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Government has a clear mandate to address the cost of healthy food

New Zealanders want to see policies addressing the cost of healthy food with 84% supporting government action according to research from the University of Otago.

The research by the Te Rōpū Rangahau ō Te Kāhui Matepukupuku (Cancer Society Research Collaboration) adds weight to the call for better food policies say Public Health experts in the latest Briefing from the Public Health Communication Centre.

Professor Louise Signal from the University of Otago’s Department of Public Health says better diets mean not only healthier and longer lives for New Zealanders, but also downstream benefits such as lower healthcare costs, and higher productivity and education.

“What our research has shown is that government has a mandate from the public, in fact an expectation, that they should address the cost of healthy food. There is also strong support for free healthy lunches in schools, with 73% of New Zealanders expressing support for this policy.”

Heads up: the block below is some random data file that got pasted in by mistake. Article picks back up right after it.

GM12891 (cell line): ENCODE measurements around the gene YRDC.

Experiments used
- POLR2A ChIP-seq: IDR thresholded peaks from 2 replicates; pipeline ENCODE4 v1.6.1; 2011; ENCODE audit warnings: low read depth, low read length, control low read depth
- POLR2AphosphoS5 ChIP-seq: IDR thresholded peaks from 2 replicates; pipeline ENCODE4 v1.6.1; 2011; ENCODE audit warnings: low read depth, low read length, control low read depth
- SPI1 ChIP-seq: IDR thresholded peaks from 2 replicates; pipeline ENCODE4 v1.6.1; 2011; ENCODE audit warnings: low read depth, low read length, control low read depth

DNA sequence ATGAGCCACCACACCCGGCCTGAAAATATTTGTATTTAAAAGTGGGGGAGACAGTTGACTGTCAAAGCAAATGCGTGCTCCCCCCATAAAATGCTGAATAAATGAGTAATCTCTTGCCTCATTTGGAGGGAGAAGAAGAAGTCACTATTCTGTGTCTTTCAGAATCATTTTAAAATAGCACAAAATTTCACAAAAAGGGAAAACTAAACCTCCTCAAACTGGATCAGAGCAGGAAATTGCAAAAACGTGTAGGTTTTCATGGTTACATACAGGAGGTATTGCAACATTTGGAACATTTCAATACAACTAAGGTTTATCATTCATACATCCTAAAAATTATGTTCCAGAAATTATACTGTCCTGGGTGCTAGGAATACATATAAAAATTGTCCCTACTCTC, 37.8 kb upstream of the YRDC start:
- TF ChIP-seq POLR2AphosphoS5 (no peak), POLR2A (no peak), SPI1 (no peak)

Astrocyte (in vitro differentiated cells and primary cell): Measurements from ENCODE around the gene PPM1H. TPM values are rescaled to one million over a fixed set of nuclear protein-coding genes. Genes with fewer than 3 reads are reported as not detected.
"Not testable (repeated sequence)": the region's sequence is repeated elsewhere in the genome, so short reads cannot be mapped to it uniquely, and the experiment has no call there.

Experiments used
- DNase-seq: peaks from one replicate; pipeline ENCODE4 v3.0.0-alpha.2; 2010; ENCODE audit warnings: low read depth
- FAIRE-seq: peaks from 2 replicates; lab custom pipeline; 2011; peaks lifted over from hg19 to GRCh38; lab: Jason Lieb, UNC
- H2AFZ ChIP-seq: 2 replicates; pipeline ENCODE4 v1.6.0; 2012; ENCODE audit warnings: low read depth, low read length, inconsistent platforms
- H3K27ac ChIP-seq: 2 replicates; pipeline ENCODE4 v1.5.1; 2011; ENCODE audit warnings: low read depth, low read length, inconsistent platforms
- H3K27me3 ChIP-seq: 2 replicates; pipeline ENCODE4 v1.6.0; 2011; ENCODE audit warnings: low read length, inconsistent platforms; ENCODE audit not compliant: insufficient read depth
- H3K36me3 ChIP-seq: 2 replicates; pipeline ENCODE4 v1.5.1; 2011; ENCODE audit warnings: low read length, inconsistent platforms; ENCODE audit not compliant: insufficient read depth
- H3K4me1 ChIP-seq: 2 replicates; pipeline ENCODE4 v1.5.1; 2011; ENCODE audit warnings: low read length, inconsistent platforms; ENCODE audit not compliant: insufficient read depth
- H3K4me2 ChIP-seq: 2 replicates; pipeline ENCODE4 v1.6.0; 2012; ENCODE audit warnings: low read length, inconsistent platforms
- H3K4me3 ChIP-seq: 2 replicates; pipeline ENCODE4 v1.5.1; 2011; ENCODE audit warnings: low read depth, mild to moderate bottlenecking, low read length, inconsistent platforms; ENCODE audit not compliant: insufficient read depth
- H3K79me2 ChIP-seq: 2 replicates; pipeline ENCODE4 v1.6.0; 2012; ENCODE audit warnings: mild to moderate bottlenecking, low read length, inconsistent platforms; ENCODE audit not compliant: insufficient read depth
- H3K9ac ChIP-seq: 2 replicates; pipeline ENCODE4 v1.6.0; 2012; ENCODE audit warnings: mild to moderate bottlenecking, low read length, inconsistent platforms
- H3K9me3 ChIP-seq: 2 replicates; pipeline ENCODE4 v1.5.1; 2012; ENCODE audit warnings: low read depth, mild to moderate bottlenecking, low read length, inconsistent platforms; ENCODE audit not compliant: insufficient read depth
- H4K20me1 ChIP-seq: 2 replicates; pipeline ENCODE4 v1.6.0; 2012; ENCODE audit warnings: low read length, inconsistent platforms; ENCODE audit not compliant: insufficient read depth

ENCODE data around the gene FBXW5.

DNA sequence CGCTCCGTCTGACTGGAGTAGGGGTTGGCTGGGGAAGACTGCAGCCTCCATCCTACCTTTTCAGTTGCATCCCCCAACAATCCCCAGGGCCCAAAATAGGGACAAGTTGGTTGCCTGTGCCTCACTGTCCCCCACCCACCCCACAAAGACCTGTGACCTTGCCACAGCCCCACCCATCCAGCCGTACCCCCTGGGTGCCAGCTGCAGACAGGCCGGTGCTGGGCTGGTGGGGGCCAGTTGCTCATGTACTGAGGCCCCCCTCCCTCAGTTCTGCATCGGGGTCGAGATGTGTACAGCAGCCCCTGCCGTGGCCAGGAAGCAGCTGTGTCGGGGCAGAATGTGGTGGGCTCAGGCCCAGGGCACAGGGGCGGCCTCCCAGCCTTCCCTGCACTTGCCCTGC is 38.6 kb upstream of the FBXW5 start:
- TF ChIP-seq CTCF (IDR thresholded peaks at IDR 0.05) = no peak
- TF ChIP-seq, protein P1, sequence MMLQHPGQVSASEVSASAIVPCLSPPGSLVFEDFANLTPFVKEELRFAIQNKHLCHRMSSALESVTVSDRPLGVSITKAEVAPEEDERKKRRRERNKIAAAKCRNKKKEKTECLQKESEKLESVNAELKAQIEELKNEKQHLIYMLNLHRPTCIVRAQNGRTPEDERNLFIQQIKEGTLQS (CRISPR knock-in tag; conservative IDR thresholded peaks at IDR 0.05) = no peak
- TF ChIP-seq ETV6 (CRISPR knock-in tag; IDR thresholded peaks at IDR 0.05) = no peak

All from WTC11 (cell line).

The research shows just over half support a tax on sugary drinks, but this figure jumped to 64% if the revenue from such a tax was used to support making healthy food more affordable. Notably, only 17% were opposed to this policy. “These policies are supported by evidence and have worked overseas’” says co-author Dr Rana Peniamina. Research shows that a 10% tax results in 10% reduction in consumption. “Sugary drinks taxes are in effect in more than 100 countries and territories impacting 57% of the world’s population, but not in Aotearoa New Zealand.” The UK Conservative Government recently introduced such a tax. The research shows nearly half of those surveyed support banning unhealthy food and drinks sponsorship at sports and community events. Support for a ban on all marketing of unhealthy food and drinks was lower at 43% but still substantially outweighed opposition.

Professor Signal says the government should consider including transformative policies as part of a wider food and nutrition strategy. She says New Zealand needs a cohesive and strategic food policy such as in place in the UK, Australia and Canada.

“The study underscores the public’s expectation of political action on this front. It challenges the misconception that such policies would be unpopular.”

This research was supported by a grant from the Cancer Society of New Zealand.

 

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